In Episode #56, I try to find an explanation for how someone (me), who exhibited what I have called “terminal shyness” (see Immaculate Misconceptions, page 16, where I explain why I don’t sing in public), can transform into a college professor of performing arts who has presented at national and international conferences and who has no difficulty getting up in front of a roomful of people to talk, to teach, or to perform.
As I suggest in the podcast episode, perhaps the seeds of performance were always there. But my default setting was to hide and not be noticed. One classmate, taunting me with the statement, “He didn’t become an altar boy because he doesn’t wanna make a mistake in front of God” hit a little close to home—but I was more concerned about making a mistake in front of the congregation than God.
Where the change did come from, of course, was an inspiration by a teacher, more specifically a college professor. In high school I’d been inspired to pursue a life in the arts as a result of a nun-: I had always been a voracious reader but Sister Francis Borgia and her English class introduced me to the true appreciation of Literature and Art. (Also in Immaculate Misconceptions, starting on page 62.) Her class really inspired me to want to pursue a career in the arts.
In college, Richard Farrell, my first theatre professor, inspired me to pursue a career in that field. Truth be told, he’s also the reason I decided to grow a beard, in emulation of him, and why I often told students to call me by my first name, as he (and later other theatre professors) did.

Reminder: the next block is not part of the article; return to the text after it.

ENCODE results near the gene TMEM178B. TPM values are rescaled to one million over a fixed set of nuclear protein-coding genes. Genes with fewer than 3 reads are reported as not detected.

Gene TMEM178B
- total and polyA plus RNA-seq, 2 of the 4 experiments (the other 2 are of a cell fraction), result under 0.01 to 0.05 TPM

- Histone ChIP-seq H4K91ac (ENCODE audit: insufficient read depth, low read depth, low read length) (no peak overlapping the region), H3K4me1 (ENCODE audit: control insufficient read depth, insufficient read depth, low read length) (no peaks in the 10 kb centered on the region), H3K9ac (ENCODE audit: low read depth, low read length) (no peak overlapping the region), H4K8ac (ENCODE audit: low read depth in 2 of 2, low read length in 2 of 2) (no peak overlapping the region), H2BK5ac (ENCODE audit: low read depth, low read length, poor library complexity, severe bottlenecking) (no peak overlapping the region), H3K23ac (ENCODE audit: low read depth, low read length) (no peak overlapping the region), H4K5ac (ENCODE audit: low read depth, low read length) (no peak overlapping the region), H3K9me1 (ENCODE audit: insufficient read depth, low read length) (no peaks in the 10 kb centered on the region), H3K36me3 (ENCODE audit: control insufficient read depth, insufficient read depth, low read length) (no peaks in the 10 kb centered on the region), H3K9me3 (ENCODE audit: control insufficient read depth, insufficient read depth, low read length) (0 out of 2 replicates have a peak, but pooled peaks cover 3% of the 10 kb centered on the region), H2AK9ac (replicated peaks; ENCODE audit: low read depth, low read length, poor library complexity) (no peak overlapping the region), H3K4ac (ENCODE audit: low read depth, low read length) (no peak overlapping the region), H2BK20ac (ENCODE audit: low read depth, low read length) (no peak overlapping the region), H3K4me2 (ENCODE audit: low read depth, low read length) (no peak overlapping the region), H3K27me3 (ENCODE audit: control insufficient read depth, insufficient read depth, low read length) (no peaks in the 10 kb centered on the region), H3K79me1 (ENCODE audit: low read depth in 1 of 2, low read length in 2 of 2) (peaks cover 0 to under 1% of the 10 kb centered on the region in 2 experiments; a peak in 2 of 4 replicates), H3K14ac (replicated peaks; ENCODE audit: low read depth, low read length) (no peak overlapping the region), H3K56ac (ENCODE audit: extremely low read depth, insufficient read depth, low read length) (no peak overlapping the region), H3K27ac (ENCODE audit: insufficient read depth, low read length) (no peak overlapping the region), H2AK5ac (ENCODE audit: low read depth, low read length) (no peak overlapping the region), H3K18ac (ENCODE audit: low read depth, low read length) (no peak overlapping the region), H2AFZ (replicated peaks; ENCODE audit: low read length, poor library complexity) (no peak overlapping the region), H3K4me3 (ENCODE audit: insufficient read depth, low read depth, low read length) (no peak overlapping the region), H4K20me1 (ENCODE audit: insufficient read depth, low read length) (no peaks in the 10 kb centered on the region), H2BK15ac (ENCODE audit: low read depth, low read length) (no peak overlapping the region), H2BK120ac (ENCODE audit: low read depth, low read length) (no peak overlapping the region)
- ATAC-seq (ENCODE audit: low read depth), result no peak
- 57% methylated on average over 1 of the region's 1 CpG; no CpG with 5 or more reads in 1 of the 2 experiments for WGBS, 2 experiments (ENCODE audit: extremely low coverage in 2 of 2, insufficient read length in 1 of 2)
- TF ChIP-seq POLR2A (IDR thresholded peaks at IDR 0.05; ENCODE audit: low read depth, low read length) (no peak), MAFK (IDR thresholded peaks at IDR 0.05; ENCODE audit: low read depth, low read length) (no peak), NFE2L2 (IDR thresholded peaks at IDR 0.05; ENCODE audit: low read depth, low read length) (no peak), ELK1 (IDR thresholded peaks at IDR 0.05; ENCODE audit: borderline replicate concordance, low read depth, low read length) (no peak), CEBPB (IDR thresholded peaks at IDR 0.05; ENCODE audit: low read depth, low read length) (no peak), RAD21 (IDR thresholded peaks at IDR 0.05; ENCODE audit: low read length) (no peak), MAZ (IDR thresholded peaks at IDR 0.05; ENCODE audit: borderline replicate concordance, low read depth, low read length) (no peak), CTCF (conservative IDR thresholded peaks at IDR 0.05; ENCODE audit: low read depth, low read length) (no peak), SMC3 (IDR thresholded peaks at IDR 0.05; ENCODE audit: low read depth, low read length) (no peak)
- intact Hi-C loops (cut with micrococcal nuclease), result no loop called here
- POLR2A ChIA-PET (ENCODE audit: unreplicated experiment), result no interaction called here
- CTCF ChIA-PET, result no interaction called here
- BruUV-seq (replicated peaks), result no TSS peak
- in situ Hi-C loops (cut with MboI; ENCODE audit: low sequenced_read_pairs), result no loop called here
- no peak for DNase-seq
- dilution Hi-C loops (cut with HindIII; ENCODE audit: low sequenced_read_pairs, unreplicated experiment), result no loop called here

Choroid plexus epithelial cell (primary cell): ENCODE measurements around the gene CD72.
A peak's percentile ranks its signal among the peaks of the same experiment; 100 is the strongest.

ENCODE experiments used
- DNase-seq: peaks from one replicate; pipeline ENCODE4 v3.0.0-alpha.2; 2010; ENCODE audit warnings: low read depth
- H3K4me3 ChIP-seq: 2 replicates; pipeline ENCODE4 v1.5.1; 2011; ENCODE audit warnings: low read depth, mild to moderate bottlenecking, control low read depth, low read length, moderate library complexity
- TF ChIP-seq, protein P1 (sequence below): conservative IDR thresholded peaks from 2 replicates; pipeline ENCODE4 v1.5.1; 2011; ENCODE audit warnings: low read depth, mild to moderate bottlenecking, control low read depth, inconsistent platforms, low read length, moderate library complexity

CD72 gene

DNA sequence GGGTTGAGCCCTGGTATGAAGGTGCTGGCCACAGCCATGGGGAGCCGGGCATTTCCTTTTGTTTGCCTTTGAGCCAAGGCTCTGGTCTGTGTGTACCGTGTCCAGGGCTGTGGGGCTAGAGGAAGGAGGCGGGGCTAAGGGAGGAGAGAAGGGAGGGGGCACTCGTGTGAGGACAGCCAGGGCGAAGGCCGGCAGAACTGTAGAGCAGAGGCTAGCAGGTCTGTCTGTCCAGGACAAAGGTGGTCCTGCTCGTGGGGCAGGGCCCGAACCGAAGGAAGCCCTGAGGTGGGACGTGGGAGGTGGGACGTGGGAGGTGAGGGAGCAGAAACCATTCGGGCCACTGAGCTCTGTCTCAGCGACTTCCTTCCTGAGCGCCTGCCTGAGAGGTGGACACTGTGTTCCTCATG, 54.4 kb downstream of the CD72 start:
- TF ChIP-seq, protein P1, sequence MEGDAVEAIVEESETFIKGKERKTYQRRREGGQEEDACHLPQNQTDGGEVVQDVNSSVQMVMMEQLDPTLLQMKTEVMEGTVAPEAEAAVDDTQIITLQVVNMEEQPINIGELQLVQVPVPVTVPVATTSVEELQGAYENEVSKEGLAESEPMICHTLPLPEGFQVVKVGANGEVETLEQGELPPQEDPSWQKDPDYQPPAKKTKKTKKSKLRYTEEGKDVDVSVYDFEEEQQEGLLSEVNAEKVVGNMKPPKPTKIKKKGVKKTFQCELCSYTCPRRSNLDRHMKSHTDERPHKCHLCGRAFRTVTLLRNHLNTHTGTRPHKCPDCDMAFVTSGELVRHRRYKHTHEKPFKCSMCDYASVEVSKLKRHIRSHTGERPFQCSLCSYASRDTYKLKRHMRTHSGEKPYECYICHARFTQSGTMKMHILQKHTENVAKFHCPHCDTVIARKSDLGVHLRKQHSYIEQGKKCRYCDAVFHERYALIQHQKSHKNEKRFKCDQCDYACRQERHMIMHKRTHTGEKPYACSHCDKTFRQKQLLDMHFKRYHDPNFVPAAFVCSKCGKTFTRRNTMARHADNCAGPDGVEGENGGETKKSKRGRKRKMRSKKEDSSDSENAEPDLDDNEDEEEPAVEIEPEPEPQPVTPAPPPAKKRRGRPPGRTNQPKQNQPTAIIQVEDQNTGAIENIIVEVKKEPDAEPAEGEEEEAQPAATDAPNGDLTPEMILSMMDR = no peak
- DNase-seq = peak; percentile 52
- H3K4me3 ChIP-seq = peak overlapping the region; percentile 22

Once I committed to the Theatre, I never looked back, and in December 2022 I will be celebrating my 45th year of doing Theatre. I have always proudly declaimed my profession, even when urged not to do so. In the dorm at Temple University, I was advised to say I was a Communication major, not a Theatre major, because other people in the dorm might think I was gay. (Historically, actors and theater people have always been suspect; I think I need another blog post to talk about this. Next post!)
A lot of factors went into me becoming a theatre person, including my shyness, which allowed me to sit back, observe people, and then learn how to relate to them. The study of human personas served as good experience when I began directing, having an excellent understanding of how people think and behave.
My students will tell you that on the first day of class I would ask them if they were a pirate or a ninja. It was just an icebreaker exercise, but if pressed I would tell them that I was a pirate as a professor, and a ninja as a director. I never wanted people to see me in my theatre productions; it was always about the students and the actors. As a professor in front of a classroom, however, somehow the terminally shy kid became a pirate.
Listen to Audio Chimera Episode #56 to find out how!